This morning I was reading Joel Stein's column, "I'm Making the Case For Public Shaming-Unless You Publicly Shame Me For Doing So," in the August 24, 2015, edition of Time in which he points out how social media has become a platform for publicly shaming one particular individual for doing something that is socially unacceptable, specifically, the dentist who killed Cecil the Lion. Before social media, public shaming wasn't as rapid or as lethal. That dentist's life is ruined. He'd have to leave the planet or move to a third world country to escape his notoriety.
What does this have to do with Wuthering Heights? People were church goers until recently. I mean everyone who was decent went to church. Not going to church was probably the first offense to be publicly shamed over. Only lowlife scumbags chose not to regularly go to church. Therefore, the church had the power to set social behaviors and decide what was moral or not. But a church with a tiny congregation like the one in Wuthering Heights can't reprimand or insult its richest members whose offerings benefit and probably support the church. The richest members would be the Earnshaws and the Lintons.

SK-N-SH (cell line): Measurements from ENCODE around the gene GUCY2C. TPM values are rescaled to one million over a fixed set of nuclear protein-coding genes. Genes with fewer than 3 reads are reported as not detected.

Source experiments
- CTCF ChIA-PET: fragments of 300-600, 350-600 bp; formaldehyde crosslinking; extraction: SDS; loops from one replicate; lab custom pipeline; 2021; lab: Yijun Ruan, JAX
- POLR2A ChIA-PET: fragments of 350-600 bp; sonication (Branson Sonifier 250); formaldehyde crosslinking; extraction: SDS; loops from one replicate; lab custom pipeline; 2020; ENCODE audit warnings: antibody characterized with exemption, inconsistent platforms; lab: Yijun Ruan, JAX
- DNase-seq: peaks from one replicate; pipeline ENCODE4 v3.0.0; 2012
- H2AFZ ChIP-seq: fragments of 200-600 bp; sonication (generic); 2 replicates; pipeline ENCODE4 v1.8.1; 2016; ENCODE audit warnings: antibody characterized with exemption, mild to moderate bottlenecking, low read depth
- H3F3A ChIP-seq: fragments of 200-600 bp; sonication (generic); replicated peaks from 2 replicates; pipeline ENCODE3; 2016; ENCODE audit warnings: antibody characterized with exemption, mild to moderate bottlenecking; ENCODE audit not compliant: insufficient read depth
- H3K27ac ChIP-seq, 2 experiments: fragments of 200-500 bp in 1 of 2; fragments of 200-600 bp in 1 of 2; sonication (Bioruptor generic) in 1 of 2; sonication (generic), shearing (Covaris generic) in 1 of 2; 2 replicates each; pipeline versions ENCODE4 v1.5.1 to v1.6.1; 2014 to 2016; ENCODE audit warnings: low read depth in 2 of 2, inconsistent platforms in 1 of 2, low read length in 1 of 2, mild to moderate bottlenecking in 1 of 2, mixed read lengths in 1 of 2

So, in Wuthering Heights, it's Ellen (Nelly) Dean who is the moral guardian of the story as she scolds Heathcliff and Catherine for their behavior and disapproves of Hindley's violent drunken rages. She has no patience for Joseph's long winded hypocrisy either, but he ignores her as well.
Of course, no one listens to her advice because she's the help and her employers aren't going to base their life decisions on something the maid is advising. Therefore, if you were the lord of a manor, you were above the law and free from adhering to what was considered morally socially acceptable behavior as long as your offenses were carried out on your own land.
So, rich men could get away with pretty much anything without being publicly shamed unless the offense was toward another rich man. Wealth can't keep anyone from being publicly shamed in modern times, no matter how popular or wealthy the offender is and the media tells society what should be shamed and what shouldn't. In the words of Ozzy Osbourne, "the media sells it and you live the role."